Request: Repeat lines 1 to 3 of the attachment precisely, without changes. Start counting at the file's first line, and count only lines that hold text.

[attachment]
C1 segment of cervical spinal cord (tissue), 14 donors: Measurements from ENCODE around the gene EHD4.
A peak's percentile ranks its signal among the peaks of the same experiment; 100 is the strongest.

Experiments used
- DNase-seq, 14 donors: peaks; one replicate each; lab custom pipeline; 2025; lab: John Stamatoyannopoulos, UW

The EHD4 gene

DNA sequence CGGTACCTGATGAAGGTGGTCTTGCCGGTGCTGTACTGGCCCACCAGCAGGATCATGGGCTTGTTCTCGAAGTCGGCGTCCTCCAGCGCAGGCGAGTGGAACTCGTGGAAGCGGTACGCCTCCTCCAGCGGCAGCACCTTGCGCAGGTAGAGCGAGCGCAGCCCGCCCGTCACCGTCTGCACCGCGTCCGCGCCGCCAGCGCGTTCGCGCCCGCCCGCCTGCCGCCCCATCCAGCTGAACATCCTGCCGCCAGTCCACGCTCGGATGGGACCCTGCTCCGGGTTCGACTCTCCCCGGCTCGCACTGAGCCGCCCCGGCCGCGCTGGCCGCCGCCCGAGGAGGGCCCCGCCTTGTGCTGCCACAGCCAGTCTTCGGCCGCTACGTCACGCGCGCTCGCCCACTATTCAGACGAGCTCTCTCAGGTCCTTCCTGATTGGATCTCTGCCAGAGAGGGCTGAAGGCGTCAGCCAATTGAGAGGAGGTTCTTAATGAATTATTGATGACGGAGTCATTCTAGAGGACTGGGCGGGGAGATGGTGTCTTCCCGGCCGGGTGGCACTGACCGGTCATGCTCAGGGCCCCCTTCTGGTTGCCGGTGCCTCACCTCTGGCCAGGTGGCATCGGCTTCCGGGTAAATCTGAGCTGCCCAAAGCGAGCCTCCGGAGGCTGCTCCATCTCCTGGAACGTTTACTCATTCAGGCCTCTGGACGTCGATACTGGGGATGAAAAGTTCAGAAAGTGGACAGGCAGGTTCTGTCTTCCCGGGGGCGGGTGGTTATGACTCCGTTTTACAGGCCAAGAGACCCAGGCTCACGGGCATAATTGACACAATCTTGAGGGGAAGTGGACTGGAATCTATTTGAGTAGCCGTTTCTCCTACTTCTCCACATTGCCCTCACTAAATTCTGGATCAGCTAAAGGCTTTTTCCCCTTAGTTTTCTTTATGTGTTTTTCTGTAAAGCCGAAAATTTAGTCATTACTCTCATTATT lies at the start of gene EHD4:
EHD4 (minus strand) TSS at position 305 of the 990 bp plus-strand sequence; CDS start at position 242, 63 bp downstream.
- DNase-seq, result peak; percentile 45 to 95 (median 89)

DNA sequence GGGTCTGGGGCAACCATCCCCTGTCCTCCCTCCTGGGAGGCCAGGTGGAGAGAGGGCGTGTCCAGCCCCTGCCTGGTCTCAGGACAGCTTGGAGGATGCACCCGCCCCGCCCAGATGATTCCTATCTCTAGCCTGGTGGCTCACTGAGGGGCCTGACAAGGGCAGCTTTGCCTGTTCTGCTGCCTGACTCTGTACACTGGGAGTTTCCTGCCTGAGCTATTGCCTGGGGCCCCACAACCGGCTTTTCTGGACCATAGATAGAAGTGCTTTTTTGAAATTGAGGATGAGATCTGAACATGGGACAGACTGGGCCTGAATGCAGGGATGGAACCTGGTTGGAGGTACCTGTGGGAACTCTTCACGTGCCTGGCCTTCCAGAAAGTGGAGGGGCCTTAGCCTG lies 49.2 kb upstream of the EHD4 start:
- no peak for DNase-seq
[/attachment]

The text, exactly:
C1 segment of cervical spinal cord (tissue), 14 donors: Measurements from ENCODE around the gene EHD4.
A peak's percentile ranks its signal among the peaks of the same experiment; 100 is the strongest.

Experiments used